Prior to the pandemic, the forecast for growth in the air cargo sector was optimistic, the International Air Transport Association (IATA) predicting revenues would exceed the £12.0 billion mark in 2020. While just below a 4% increase in 2019, this was good news for the air cargo industry. However, these figures will be revised in the short term as a reaction to the virus. It is likely that revenue losses will be reflected in the change in consumer habits, with a decrease in passenger air travel. With a slight staggered increase in cargo operations possible, this offers some hope. Organisations will have to embrace change in order to survive. If history tells us anything, it’s to invest in a robust risk management strategy, then stick to it.
2020 will be a landmark year for many reasons, not just because of the unprecedented spread of the CoronaVirus (Covid-19). It’s definitely set to be a groundbreaking year for aviation, with the industry currently going through a paragon shift on many levels; however, these shifts may not be groundbreaking for the right reasons.
Financial markets have reacted strongly, with airline share prices falling nearly 25% since the outbreak began, some 21% greater than the decline that occurred at a similar point during the 2003 SARS crisis.
The events as a result of Covid-19 are unprecedented. In the last two months, the industry’s prospects in much of the world have worsened. It is unclear how the outlook will develop, with a moderate view at the loss of revenue estimated at US$60 billion, or a broader view leading to a possibility of a US$110 billion loss of revenue, due to this crisis.
Many airlines are cutting capability and taking unheard of emergency measures to reduce costs. Governments must do something concrete to help. Airlines are doing their best to stay afloat as they perform life-saving tasks, also importantly linking the world’s economies. As governments look to stimulus measures, IATA has asked for tax relief, reduced charges, and changes to slot allocation.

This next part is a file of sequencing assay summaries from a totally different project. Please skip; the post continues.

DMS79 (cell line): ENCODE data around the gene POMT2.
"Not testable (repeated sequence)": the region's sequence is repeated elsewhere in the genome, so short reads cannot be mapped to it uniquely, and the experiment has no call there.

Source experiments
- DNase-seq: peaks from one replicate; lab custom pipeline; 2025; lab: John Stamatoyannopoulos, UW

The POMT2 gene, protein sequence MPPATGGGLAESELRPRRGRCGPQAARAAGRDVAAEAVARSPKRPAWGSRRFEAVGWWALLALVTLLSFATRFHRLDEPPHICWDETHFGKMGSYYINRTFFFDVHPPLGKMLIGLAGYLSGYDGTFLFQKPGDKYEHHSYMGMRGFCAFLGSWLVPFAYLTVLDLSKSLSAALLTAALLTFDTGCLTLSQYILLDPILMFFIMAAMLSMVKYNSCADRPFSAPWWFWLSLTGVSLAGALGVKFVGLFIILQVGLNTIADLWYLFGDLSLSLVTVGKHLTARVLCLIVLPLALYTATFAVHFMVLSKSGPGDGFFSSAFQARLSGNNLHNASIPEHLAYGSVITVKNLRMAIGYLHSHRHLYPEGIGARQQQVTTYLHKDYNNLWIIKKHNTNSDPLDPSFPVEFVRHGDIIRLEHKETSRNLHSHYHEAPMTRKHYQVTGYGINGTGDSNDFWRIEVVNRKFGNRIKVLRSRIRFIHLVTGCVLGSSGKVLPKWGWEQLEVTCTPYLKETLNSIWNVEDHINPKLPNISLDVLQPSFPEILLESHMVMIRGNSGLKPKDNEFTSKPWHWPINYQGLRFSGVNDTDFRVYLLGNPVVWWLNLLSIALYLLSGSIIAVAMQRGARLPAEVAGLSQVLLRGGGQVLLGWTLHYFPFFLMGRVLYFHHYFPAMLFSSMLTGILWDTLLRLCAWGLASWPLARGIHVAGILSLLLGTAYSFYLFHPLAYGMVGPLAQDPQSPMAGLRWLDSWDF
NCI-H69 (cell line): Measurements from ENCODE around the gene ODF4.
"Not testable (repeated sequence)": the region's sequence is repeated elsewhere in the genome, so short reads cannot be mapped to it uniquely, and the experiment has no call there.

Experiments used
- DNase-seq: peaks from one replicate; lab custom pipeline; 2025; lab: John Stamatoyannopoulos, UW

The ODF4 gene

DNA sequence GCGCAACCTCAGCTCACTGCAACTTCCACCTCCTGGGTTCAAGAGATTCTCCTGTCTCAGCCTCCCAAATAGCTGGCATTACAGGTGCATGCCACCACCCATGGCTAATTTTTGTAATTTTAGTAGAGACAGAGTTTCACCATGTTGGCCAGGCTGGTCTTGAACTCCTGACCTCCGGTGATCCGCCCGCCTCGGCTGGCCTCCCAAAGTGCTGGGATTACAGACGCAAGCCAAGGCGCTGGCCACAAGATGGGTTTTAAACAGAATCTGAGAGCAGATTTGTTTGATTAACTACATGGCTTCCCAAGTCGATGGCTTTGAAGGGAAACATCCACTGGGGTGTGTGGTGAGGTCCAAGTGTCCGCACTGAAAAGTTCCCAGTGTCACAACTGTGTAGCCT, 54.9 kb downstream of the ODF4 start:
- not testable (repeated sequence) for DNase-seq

Some good news is that oil prices have fallen since the beginning of the year. This price drop could cut costs on the 2020 fuel bill, on top of the other savings which would be achieved as a result of reduced operations, and possible government input, providing some short-term relief.
It was mentioned earlier that there may be a staggered increase in operations during the crisis. To be clear, this is not a leveller, but a light at the end of the tunnel, showing a reaction to the way the consumer spending is forecast.
The way the world shops is changing as the effects of Covid-19 take hold. With the majority of non-essential retailers closing stores temporarily, a huge shift to online shopping is taking place. The biggest uplift is in grocery and pharmaceuticals. The data on Google trends from Ocado and Boots shows the recent surge in demand for these sectors, as people look for home delivery as the ‘stay at home’ message is enforced by the UK government. Commentators believe after recovery, the shift to online shopping will remain, and even increase for many households, given the convenience factor.
To paraphrase Charles Darwin said in his 1859 book The Origin of Species, “adapt or die”. This sentiment is certainly true in today’s crisis. Those companies that are not prepared to fully embrace digitalisation in order to remain competitive will lose out to more modern, updated ventures. Modern companies realise that switching to digital means being able to track goods more efficiently as well as facilitating demand in an ever-changing market. With more customers demanding fast shipping, the accurate handling of any increase in revenue should be at the forefront of any successful business plan.
Enterprises have been offered a lifeline by embracing e-commerce and those who don’t adapt are in for more turbulent times than those who do. The more rapid the pace of change, the more dire the consequences of stubbornly maintaining to your old ways. So this time let’s learn from history instead of ignoring it!